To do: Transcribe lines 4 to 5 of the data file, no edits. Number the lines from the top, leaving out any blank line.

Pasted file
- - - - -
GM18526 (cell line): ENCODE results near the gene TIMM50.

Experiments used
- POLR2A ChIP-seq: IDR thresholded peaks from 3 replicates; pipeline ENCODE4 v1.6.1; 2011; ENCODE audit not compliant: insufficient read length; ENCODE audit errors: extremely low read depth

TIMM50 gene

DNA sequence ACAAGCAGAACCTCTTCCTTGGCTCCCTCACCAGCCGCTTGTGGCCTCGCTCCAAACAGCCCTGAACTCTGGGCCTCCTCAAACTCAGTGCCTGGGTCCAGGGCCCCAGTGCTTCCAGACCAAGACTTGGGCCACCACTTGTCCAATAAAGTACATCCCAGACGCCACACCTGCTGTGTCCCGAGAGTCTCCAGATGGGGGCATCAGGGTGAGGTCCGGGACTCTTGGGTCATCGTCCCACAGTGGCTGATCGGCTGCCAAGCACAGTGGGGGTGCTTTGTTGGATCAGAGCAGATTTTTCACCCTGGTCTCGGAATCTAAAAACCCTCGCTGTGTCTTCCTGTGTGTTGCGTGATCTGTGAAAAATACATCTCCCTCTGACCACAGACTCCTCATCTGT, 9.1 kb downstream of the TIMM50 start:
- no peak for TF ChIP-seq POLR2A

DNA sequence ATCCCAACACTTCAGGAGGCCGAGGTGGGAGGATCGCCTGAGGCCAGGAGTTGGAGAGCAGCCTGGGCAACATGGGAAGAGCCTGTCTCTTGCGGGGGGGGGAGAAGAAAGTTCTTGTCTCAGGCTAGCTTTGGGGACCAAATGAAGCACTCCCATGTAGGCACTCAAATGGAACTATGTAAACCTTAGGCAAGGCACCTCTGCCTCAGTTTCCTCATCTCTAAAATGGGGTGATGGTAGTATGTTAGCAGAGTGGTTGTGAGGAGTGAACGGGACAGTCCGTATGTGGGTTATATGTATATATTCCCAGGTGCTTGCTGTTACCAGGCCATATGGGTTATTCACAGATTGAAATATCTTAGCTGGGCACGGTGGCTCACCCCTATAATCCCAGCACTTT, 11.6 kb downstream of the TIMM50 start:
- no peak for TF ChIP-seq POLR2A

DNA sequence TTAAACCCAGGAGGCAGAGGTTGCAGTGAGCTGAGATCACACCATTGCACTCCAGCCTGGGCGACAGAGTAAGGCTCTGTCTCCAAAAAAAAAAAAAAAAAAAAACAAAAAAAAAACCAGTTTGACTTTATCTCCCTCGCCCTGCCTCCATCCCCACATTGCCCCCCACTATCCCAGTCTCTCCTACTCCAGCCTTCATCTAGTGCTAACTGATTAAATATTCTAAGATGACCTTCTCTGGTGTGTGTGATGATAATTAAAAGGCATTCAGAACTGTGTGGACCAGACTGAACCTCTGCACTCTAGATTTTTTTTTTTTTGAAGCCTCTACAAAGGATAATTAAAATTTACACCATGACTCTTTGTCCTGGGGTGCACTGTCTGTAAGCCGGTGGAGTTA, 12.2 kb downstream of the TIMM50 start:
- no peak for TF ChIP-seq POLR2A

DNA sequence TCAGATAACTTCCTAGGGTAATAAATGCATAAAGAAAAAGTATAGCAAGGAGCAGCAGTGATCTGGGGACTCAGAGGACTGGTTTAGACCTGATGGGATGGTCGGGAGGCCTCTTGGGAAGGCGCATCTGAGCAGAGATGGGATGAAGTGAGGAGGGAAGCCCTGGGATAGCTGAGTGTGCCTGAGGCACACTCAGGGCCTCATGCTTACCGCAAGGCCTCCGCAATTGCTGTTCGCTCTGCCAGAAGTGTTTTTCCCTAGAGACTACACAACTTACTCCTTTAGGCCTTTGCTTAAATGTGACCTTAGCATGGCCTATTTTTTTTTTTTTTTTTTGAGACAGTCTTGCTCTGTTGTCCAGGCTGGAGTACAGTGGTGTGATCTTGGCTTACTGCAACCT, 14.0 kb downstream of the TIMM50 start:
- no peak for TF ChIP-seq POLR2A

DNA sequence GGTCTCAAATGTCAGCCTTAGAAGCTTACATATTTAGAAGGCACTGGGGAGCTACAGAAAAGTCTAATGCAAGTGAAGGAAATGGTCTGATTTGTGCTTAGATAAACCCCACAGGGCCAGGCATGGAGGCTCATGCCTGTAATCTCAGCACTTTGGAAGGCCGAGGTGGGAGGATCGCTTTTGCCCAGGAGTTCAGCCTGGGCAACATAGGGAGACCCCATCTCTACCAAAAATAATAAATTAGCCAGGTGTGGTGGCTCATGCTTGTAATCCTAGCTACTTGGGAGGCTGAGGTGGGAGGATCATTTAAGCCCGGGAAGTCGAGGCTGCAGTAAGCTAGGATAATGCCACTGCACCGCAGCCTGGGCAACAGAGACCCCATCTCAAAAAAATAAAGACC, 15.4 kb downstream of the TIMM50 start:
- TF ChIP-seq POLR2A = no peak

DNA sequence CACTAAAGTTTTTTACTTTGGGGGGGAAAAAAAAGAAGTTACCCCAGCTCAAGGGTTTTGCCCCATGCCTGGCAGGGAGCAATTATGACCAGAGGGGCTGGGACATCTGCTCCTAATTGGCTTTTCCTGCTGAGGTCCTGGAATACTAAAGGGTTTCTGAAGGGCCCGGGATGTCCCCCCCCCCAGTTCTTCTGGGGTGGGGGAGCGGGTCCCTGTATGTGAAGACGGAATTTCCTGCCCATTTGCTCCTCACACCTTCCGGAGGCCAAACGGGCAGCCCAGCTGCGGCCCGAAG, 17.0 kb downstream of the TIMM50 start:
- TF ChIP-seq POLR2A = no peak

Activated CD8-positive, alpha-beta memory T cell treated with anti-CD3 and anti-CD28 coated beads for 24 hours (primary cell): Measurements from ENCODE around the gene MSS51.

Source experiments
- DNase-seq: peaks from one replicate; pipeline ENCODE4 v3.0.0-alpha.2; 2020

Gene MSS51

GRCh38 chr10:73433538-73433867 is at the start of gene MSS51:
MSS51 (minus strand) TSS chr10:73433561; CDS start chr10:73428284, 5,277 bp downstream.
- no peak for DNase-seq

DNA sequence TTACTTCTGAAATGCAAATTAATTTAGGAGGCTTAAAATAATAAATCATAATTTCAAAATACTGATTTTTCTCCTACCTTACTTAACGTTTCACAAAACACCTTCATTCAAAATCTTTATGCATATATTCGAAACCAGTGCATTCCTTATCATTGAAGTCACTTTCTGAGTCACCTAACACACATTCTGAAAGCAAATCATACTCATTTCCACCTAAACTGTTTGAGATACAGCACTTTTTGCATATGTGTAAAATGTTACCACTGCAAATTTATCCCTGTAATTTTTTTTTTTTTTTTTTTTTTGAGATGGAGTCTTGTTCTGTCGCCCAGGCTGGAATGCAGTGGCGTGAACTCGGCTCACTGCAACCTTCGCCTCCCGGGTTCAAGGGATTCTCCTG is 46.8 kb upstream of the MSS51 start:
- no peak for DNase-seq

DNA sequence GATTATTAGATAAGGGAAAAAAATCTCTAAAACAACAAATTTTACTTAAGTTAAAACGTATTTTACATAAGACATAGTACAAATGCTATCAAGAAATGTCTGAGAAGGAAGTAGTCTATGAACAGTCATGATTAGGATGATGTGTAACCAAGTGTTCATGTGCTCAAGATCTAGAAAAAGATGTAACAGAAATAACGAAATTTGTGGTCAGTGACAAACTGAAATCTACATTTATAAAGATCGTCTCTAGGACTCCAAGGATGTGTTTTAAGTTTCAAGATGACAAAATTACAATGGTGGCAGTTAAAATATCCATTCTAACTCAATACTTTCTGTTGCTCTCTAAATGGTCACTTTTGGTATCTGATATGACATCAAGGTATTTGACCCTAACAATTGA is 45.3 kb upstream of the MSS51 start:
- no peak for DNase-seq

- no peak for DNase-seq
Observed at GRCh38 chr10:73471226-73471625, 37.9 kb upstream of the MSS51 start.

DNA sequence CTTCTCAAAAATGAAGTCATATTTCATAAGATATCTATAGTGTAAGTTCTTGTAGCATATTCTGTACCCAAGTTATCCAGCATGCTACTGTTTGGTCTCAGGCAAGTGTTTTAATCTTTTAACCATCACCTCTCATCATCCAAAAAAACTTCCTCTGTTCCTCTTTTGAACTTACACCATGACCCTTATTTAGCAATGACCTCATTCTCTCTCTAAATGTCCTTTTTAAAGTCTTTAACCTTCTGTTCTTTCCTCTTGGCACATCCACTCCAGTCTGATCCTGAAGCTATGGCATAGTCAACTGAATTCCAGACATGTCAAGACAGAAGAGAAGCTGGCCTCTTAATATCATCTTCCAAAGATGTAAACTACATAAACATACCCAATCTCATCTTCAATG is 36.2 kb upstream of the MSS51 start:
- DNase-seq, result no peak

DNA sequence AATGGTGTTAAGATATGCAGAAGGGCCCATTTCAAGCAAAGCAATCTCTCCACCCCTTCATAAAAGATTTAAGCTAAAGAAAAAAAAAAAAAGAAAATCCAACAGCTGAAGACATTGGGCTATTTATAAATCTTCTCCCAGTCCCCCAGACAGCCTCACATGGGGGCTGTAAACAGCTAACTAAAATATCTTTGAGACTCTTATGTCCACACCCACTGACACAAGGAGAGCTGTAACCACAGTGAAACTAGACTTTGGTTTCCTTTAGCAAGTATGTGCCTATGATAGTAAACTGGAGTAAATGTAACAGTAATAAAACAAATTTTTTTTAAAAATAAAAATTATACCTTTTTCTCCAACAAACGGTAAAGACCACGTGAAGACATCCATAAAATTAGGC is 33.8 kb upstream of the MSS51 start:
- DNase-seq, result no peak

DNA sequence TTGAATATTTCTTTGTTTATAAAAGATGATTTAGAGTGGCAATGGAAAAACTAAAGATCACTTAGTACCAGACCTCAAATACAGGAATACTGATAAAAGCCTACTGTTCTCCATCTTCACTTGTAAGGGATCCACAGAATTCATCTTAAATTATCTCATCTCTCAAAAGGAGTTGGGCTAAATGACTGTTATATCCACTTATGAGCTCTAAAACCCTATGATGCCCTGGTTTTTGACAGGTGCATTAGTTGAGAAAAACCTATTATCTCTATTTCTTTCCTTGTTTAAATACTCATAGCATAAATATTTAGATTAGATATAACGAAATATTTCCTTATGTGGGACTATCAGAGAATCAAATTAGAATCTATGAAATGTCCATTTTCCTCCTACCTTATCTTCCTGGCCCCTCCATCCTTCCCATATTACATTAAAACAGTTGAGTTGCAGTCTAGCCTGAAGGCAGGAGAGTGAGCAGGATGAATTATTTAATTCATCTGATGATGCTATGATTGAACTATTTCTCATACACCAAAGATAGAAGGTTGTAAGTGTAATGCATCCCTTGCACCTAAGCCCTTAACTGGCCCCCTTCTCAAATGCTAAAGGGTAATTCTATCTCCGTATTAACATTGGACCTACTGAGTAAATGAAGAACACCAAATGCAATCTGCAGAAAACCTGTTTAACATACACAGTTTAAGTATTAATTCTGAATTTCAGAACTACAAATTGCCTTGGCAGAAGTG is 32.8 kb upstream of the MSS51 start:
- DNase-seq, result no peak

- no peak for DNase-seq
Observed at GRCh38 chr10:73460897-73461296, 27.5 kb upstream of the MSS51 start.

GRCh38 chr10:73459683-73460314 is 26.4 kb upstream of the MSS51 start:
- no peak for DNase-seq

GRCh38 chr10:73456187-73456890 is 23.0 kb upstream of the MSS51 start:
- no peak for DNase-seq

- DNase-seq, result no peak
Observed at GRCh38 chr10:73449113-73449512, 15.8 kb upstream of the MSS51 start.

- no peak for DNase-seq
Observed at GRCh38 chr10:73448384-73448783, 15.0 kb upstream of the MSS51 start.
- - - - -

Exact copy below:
TIMM50 gene

DNA sequence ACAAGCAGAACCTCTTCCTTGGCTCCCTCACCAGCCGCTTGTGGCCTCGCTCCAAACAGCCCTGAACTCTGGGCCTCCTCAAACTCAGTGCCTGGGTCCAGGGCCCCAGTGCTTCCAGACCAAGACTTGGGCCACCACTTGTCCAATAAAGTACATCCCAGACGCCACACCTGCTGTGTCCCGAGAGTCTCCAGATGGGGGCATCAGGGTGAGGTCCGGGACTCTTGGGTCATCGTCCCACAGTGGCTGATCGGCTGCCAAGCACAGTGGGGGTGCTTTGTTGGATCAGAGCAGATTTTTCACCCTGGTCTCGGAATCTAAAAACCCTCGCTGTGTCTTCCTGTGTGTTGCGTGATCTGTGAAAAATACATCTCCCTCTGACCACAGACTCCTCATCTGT, 9.1 kb downstream of the TIMM50 start: